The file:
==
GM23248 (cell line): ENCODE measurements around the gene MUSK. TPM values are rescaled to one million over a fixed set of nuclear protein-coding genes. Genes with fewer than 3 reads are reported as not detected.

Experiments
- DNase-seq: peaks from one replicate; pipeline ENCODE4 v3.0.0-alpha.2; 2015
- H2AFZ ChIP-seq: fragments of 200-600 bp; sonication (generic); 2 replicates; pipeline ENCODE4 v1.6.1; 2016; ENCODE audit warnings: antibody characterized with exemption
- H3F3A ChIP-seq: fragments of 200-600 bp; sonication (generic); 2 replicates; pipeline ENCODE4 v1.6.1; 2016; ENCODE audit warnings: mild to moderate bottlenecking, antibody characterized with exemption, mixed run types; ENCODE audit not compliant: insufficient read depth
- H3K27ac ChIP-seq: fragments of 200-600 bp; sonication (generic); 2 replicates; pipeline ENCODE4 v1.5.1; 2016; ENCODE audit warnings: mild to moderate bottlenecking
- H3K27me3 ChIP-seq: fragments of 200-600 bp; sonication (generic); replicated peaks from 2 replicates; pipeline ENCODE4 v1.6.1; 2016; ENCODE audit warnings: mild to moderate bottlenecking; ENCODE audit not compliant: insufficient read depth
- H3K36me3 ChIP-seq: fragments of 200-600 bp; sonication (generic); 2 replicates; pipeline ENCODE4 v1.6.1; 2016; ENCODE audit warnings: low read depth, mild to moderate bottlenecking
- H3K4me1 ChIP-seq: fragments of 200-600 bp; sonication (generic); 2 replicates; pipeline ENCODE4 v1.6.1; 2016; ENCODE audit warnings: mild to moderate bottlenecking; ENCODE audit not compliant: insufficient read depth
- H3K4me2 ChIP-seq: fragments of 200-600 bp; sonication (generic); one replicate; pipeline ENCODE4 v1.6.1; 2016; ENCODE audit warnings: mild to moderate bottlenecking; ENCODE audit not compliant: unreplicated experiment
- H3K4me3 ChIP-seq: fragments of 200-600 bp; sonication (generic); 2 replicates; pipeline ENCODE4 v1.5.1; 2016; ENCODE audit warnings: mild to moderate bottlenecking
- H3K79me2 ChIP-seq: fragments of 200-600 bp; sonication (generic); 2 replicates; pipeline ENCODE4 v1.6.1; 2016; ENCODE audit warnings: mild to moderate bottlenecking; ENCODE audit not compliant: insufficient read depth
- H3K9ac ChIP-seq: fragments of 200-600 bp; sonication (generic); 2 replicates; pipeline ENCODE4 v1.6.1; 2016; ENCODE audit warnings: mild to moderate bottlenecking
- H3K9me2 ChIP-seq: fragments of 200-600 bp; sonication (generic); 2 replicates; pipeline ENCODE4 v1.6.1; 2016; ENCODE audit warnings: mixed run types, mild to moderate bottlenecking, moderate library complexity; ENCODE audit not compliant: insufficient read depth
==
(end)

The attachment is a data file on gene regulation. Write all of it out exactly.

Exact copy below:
GM23248 (cell line): ENCODE measurements around the gene MUSK. TPM values are rescaled to one million over a fixed set of nuclear protein-coding genes. Genes with fewer than 3 reads are reported as not detected.

Experiments
- DNase-seq: peaks from one replicate; pipeline ENCODE4 v3.0.0-alpha.2; 2015
- H2AFZ ChIP-seq: fragments of 200-600 bp; sonication (generic); 2 replicates; pipeline ENCODE4 v1.6.1; 2016; ENCODE audit warnings: antibody characterized with exemption
- H3F3A ChIP-seq: fragments of 200-600 bp; sonication (generic); 2 replicates; pipeline ENCODE4 v1.6.1; 2016; ENCODE audit warnings: mild to moderate bottlenecking, antibody characterized with exemption, mixed run types; ENCODE audit not compliant: insufficient read depth
- H3K27ac ChIP-seq: fragments of 200-600 bp; sonication (generic); 2 replicates; pipeline ENCODE4 v1.5.1; 2016; ENCODE audit warnings: mild to moderate bottlenecking
- H3K27me3 ChIP-seq: fragments of 200-600 bp; sonication (generic); replicated peaks from 2 replicates; pipeline ENCODE4 v1.6.1; 2016; ENCODE audit warnings: mild to moderate bottlenecking; ENCODE audit not compliant: insufficient read depth
- H3K36me3 ChIP-seq: fragments of 200-600 bp; sonication (generic); 2 replicates; pipeline ENCODE4 v1.6.1; 2016; ENCODE audit warnings: low read depth, mild to moderate bottlenecking
- H3K4me1 ChIP-seq: fragments of 200-600 bp; sonication (generic); 2 replicates; pipeline ENCODE4 v1.6.1; 2016; ENCODE audit warnings: mild to moderate bottlenecking; ENCODE audit not compliant: insufficient read depth
- H3K4me2 ChIP-seq: fragments of 200-600 bp; sonication (generic); one replicate; pipeline ENCODE4 v1.6.1; 2016; ENCODE audit warnings: mild to moderate bottlenecking; ENCODE audit not compliant: unreplicated experiment
- H3K4me3 ChIP-seq: fragments of 200-600 bp; sonication (generic); 2 replicates; pipeline ENCODE4 v1.5.1; 2016; ENCODE audit warnings: mild to moderate bottlenecking
- H3K79me2 ChIP-seq: fragments of 200-600 bp; sonication (generic); 2 replicates; pipeline ENCODE4 v1.6.1; 2016; ENCODE audit warnings: mild to moderate bottlenecking; ENCODE audit not compliant: insufficient read depth
- H3K9ac ChIP-seq: fragments of 200-600 bp; sonication (generic); 2 replicates; pipeline ENCODE4 v1.6.1; 2016; ENCODE audit warnings: mild to moderate bottlenecking
- H3K9me2 ChIP-seq: fragments of 200-600 bp; sonication (generic); 2 replicates; pipeline ENCODE4 v1.6.1; 2016; ENCODE audit warnings: mixed run types, mild to moderate bottlenecking, moderate library complexity; ENCODE audit not compliant: insufficient read depth